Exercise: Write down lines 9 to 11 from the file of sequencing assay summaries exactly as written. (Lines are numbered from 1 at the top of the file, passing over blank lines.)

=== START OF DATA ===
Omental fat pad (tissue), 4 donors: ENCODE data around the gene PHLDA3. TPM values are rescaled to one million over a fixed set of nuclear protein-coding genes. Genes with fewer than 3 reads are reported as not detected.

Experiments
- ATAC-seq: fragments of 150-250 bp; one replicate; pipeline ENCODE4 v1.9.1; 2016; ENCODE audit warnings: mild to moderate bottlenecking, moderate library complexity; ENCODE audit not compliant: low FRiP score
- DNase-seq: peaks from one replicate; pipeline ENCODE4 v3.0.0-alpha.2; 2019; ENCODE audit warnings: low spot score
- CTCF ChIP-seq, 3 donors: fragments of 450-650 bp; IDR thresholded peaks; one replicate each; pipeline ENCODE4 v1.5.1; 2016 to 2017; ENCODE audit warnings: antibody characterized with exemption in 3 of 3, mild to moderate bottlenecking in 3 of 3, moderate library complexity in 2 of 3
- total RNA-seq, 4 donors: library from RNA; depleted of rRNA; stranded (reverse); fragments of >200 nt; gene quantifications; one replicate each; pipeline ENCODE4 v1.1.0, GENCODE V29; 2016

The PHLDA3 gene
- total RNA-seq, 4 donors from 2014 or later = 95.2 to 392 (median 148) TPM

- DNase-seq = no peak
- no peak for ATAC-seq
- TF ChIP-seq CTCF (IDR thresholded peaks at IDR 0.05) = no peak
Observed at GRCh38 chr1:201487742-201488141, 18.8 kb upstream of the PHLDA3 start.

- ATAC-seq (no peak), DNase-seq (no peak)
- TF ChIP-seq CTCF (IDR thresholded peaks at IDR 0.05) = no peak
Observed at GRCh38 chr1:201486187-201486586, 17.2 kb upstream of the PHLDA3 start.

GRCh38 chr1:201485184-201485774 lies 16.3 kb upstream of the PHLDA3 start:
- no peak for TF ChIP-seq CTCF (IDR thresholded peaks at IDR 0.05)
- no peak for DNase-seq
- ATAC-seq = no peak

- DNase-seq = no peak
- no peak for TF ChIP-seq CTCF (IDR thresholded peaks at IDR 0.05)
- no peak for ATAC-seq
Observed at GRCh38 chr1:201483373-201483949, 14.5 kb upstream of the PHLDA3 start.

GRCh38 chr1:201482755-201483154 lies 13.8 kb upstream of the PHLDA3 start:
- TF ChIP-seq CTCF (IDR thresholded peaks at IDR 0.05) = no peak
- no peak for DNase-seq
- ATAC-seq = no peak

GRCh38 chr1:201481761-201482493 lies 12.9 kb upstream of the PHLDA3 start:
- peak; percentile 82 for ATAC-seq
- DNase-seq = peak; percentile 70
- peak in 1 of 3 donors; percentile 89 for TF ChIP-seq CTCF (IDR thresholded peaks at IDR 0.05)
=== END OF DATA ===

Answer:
- DNase-seq = no peak
- no peak for ATAC-seq
- TF ChIP-seq CTCF (IDR thresholded peaks at IDR 0.05) = no peak